"A border need not be physical, it could be based on differing regulations, differing income tax or more stringent labour laws. Any of these factors could create a differential between prices paid by someone in Newcastle relative to someone in Glasgow. Predicting the winners and losers is not easy, but change would occur as Scotland, and the rest of the UK, became less integrated. The first small signs of differing prices would come in the increase of postage costs from mail order companies or eBay traders based in England. Similarly, the existence of separate countries might make people view working north or south of the border as no longer viable. This may exacerbate skills shortages as labour markets become fragmented, but it depends upon the perceptions people have if there is a yes vote rather than any actual barriers.

"Border differences between an independent Scotland and the rest of the UK, will be similar to those between Denmark and Germany if both nations remain part of the EU. A vote by the people of the rest of UK to leave the EU would make the debate about borders a central issue to Scotland's future economic wellbeing and connectivity. The danger for Scotland is that a democratically separate 'rest of the UK' outwith the EU might have very different policies on immigration and trade, resulting in significant border restrictions."

line break
Banking
RBS logo

UK government paper on Financial Services and Banking: "As part of the UK, firms and individuals benefit from a world-leading financial services sector and a large, integrated domestic market for financial services, with clear and effective arrangements for protecting consumers. This position would be put at risk if Scotland were to become independent."

PRO-UNION: Former Scottish secretary Michael Moore, says: "If you put a border in the middle of that market, if you introduce different tax and regulatory regimes, it's wishful thinking to think it's not going to have any effect on the range of products you and I can buy to protect our families and our futures."

PRO-INDEPENDENCE: Deputy Scottish First Minister Nicola Sturgeon, says: "We see other small European countries that, right now, have mortgage rates lower than people get here in Scotland and it is also the case that increasingly we are looking at global action, European wide and and global-wide action, to make sure that we never experience again what the banking sector experienced some years ago."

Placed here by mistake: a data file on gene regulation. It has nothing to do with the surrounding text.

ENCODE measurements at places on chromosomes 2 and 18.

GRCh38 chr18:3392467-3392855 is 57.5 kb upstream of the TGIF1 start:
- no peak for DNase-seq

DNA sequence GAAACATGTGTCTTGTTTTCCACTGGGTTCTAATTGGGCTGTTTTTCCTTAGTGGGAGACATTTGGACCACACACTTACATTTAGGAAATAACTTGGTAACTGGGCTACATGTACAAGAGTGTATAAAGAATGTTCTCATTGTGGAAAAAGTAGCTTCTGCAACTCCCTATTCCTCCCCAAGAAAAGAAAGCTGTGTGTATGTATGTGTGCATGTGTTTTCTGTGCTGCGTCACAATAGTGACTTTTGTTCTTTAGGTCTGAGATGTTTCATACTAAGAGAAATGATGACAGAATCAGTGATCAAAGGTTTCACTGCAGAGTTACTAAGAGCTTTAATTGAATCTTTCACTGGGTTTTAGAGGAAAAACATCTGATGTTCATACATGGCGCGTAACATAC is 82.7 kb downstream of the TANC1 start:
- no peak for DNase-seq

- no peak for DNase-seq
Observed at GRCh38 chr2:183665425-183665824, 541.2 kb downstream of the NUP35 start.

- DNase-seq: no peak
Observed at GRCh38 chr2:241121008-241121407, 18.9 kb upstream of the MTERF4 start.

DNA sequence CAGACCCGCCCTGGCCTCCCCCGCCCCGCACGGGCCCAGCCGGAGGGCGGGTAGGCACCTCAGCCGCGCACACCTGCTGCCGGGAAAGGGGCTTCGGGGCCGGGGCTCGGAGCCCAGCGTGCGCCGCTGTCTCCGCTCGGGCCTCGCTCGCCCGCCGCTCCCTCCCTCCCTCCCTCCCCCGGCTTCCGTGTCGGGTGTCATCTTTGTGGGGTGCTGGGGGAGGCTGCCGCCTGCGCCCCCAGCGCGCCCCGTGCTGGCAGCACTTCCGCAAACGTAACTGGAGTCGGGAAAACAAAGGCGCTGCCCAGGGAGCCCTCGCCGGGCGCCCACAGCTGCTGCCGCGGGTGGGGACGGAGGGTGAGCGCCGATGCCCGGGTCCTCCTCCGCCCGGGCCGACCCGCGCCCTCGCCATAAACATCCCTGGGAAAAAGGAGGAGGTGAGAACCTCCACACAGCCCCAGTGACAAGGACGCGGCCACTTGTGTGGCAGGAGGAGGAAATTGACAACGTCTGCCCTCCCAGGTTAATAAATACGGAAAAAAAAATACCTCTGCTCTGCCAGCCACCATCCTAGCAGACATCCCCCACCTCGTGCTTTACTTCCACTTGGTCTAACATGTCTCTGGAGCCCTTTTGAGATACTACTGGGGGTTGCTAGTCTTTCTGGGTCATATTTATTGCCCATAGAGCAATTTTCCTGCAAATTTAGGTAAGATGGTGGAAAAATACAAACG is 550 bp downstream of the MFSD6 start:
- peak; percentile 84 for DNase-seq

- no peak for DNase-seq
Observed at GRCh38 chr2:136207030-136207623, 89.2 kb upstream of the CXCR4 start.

Start Quote

Piotr Jaworski

The clarity of arrangements for protecting consumers should not be very different than the one which governs the UK market now”

End Quote

EXPERT - Piotr Jaworski, Edinburgh Napier University, says: "If Scotland becomes independent with its own separate financial services sector, the clarity of arrangements for protecting consumers should not be very different than the one which governs the UK market now. Assuming that Scotland will be aiming at the membership of the European Union such arrangements must be in line with the EU system, which does not leave much space for differentiations among the Member States or Candidate Countries.

"However, effectiveness of such arrangements depends on the size of the market behind it, which in the case of an independent Scotland will be much smaller. This is especially true in the case of administrative costs of such a system: it seems that on average they must be higher. On the other hand, leaving such costs aside and assuming that Scotland will aim at small and medium size banking serving mainly the domestic economy it should not matter too much. All of this is also true in the long term while as in the short term uncertainty, which must be attributed to the process of creating such a system, would adversely affect both efficiency and clarity."

line break
Science
Robot

UK government paper Science and Research: "The UK is ranked second only to the US in terms of world-class research, and the UK's share of the world's top 1% most cited publications is on an upward trend. If Scotland were to become independent, its continued success in these areas could not be guaranteed."

PRO-UNION: UK Universities Minister David Willetts, says: "British science across the UK is great. Edinburgh science is great, Glasgow science is great, all the other ones are as well. If the best you can say is you would strain every sinew to try to keep the same thing as you had pre-independence then the game hardly seems worth the effort - why not just stick with what you have got, which everyone says is working?"